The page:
Sonic and ultrasonic weapons
(USW) are weapons of various types that use sound to injure, incapacitate, or kill an opponent. Some sonic weapons are currently in limited use or in research and development by military
forces. Others exist only in the realm of science fiction
. Some of these weapons have been described as sonic bullets, sonic grenades
, sonic mines
, or sonic cannons
. Some make a focused beam of sound
; some make an area field of sound. Although many real sonic and ultrasonic weapons are described as "non-lethal
", they can still kill under certain conditions.
Designed to emit sound as an irritant
Extremely high-power sound waves can break the eardrums
of a target and cause severe pain or disorientation. This is usually sufficient to incapacitate a person. At higher energy levels, a subsonic shock wave is theoretically powerful enough to do damage (see Earthquake
). The possible effects have been the subject of much speculation.
The EMF Dosimetry Hand Book will provide further results of the bio-effects and expectations of these weapons.
Less powerful sound waves can cause humans to experience nausea or discomfort. The use of these frequencies to incapacitate persons has occurred both in counter-terrorist and crowd control settings.
The possibility of a device that produces frequency that causes vibration of the eyeballs — and therefore distortion of vision — was apparently confirmed by the work of engineer Vic Tandy while attempting to demystify a “haunting” in his laboratory in Coventry. This “spook” was characterised by a feeling of unease and vague glimpses of a grey apparition. Some detective work implicated a newly installed extractor fan that, Tandy found, was generating infrasound of 18.9 Hz, 0.3 Hz, and 9 Hz.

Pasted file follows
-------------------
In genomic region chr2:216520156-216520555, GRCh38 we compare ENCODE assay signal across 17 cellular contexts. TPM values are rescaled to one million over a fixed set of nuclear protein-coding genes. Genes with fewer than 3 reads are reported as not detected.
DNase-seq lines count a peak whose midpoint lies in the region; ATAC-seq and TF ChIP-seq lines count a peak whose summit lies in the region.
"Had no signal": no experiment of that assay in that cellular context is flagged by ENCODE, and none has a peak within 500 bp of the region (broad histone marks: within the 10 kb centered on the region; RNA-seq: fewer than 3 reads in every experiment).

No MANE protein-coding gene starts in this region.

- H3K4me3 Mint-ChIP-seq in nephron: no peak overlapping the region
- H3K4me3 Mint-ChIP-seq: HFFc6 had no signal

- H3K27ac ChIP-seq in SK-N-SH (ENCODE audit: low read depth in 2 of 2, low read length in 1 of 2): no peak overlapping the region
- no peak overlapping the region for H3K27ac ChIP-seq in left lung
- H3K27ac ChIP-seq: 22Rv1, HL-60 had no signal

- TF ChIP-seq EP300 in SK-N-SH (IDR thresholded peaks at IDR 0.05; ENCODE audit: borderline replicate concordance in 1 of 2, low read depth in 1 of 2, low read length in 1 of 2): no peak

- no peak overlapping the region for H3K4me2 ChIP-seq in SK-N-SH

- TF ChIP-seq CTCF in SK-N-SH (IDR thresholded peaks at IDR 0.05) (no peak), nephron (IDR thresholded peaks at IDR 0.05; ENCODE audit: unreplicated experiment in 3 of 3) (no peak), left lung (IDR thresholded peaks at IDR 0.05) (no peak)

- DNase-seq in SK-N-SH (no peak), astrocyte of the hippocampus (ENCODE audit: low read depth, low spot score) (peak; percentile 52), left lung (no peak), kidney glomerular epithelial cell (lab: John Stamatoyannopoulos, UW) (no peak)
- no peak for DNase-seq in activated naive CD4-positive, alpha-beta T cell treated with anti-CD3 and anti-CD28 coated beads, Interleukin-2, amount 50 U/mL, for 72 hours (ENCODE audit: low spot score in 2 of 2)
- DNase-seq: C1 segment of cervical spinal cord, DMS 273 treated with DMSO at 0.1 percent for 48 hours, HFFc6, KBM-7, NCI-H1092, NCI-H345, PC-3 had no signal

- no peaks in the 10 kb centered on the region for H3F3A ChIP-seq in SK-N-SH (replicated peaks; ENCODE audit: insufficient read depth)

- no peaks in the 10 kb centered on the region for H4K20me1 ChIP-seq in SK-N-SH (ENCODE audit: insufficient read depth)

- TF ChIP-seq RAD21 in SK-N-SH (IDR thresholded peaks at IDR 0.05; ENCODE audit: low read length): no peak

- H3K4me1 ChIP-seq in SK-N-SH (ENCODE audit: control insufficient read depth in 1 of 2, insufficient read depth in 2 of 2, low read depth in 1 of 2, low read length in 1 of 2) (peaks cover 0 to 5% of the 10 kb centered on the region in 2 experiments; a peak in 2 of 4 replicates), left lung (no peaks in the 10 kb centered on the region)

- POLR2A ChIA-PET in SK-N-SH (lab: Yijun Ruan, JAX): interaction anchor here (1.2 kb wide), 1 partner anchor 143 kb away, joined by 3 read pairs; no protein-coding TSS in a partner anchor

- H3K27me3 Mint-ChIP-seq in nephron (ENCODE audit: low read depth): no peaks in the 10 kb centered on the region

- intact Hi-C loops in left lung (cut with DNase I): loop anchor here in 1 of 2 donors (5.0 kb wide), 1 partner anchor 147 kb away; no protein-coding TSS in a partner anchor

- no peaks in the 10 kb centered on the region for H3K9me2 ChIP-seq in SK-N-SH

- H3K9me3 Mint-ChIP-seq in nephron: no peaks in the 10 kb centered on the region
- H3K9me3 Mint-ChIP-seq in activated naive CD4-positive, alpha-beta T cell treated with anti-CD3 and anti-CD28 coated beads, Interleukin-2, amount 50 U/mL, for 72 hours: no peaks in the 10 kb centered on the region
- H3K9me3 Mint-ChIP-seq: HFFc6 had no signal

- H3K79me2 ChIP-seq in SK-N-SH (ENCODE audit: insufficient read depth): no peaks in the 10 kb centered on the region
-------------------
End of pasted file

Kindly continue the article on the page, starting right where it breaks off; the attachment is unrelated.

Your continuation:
In 2005 CNN reported that the crew of the cruise ship Seabourn Spirit used a long range acoustic device (LRAD) to deter pirates who chased and attacked the ship Its actual efficacy, however, has not been established.
The BBC reported in Oct 2006 on a 'mobile' sonic device which is being used in Grimsby, Hull and Lancashire and is designed to deter troublesome teenagers from lingering around shops in target areas. The device works by emitting an ultra-high frequency blast (around 19-20khz) that teenagers or people under approximately 20 are susceptible to and find uncomfortable. Age-related hearing loss apparently prevents the ultra-high pitch sound causing a nuisance to those in their late twenties and above, though this is wholly dependant on a young person's exposure to high sound pressure levels.
Demonstrated infrasonic weapon
The U.S. DOD
has demonstrated phased arrays of infrasonic
emitters. The weapon usually consists of a device that generates sound at about 7 Hz. The output from the device is routed (by pipes) to an array of open emitters. At this frequency, armor and concrete walls and other common building materials allow sound waves to pass through, providing little defense.
Lethal sonic weapons, in air
These are hypothetical or conceptual weapons possibly in development:
- The Vortex ring gun, a weapon that fires an acoustic air vortex that knocks people down.
- Sonic bullets are being planned to be used in anti-hijack packs in planes.
- A tight beam of focused sound used as a weapon like the focused light in laser guns.
- A powerful ultrasound beam which can liquify living tissue.
- A powerful low frequency sound designed to get buildings or structures to resonate and cause them to collapse.
Lethal sonic weapons, underwater
The use of sonic weapons underwater has been widely speculated about.
- Ultrasound disintegration of solids in liquids is well known in industry, and could be adapted into a weapon.
- It has long been known that ultrasound in water will kill small water animals.
- There have been unconfirmed reports of scuba diver deaths and mass deaths of fish from being caught in powerful undersea ultrasound beams used by navies for communicating with submarines. Also see anti-frogman techniques.
- It is suspected that massive whale beachings are caused by submarine sonar disorienting or deafening underwater mammals.
- Tiger pistol shrimp use a focused wave of sound to stun prey
- It is suspected that sperm whales and dolphins use powerful ultrasound to stun or kill their prey.
- There have been unconfirmed speculations about development of lethal underwater ultrasound anti-frogman weapons.
- The UPSS/IAS diver-detecter sonar system includes an underwater shockwave emitter.